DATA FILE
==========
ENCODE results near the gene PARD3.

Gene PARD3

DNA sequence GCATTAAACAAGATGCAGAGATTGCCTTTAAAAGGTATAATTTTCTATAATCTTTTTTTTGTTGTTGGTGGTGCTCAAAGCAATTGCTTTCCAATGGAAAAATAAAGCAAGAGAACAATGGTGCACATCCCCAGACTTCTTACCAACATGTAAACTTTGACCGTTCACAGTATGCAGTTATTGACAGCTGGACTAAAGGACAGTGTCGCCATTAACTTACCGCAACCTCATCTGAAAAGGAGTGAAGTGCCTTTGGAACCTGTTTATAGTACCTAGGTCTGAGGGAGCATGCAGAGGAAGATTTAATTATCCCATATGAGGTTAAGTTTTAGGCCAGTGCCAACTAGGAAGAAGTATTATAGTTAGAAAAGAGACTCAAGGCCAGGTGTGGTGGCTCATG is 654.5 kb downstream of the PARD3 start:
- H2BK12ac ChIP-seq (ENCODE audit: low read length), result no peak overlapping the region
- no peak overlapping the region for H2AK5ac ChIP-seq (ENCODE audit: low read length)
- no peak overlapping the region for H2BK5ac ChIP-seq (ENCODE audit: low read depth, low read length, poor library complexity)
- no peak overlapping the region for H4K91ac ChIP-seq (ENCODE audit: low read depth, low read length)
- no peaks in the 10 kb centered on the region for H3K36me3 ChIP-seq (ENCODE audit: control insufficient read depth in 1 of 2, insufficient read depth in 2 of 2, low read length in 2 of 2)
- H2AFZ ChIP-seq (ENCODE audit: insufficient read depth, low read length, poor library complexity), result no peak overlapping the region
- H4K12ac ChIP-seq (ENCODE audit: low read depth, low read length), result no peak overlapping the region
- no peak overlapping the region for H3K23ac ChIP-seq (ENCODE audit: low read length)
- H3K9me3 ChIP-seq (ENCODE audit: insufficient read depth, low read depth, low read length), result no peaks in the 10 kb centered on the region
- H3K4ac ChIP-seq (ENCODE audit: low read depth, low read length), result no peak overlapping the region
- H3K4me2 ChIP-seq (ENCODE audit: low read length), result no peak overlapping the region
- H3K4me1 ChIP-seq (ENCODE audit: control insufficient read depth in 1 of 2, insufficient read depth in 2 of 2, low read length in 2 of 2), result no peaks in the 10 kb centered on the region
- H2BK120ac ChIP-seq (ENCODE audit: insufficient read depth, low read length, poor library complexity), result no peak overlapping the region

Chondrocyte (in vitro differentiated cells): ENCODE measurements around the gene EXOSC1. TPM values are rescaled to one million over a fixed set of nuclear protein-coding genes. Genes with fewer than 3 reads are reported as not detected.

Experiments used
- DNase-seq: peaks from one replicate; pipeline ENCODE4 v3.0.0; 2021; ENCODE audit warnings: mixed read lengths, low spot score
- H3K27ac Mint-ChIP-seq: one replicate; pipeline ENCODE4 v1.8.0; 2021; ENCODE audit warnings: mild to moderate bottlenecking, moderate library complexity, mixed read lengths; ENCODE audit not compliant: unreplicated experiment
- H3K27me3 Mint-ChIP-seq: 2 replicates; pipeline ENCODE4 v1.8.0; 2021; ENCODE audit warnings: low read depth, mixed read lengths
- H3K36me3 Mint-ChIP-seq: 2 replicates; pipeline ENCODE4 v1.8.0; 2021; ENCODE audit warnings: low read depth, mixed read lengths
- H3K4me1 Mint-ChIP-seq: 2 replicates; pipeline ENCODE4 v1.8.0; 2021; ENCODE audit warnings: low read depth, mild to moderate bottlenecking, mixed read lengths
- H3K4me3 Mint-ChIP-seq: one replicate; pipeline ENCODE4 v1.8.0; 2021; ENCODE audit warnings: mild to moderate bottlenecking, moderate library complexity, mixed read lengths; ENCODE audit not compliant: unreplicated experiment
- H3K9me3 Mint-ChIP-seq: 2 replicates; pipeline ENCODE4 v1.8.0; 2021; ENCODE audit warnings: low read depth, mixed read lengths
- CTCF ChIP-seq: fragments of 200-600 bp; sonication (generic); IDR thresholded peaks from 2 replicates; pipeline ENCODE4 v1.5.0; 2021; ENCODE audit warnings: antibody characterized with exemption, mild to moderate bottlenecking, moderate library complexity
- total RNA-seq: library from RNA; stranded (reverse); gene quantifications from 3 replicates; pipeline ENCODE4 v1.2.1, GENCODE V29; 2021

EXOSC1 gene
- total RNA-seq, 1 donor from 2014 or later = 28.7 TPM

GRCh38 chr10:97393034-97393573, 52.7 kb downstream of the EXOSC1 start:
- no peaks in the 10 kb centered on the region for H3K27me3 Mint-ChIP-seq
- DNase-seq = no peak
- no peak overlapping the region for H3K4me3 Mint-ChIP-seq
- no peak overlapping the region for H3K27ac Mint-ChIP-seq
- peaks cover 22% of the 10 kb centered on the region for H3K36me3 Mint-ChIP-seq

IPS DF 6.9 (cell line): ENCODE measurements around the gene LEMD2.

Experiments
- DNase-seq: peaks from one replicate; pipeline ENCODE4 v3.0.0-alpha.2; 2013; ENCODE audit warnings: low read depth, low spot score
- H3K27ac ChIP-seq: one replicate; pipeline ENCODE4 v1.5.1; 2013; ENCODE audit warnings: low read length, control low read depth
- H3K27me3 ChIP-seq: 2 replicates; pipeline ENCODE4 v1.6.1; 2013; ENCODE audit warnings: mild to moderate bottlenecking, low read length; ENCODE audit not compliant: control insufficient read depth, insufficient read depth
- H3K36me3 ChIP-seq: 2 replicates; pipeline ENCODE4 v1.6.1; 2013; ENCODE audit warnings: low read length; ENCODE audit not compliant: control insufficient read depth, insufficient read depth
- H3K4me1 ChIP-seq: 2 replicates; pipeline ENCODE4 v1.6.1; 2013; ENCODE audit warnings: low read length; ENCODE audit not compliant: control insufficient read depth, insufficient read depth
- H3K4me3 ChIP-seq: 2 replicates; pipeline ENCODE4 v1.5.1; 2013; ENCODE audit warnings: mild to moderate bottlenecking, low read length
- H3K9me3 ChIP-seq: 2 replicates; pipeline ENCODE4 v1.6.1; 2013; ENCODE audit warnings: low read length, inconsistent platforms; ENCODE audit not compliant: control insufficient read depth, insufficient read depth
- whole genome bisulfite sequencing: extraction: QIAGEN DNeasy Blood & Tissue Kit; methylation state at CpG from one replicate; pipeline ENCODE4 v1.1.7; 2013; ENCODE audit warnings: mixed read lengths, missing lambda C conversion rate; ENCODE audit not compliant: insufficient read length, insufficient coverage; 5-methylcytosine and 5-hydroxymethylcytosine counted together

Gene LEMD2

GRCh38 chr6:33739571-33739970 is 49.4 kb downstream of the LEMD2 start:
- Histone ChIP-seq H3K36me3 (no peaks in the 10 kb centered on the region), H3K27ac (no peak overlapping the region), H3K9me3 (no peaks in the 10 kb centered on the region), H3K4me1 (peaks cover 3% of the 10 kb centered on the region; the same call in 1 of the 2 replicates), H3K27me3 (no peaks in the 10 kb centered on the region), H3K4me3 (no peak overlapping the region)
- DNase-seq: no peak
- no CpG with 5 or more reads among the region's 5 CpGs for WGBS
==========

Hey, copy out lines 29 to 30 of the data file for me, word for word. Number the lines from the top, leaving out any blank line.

- total RNA-seq, 1 donor from 2014 or later = 28.7 TPM

GRCh38 chr10:97393034-97393573, 52.7 kb downstream of the EXOSC1 start: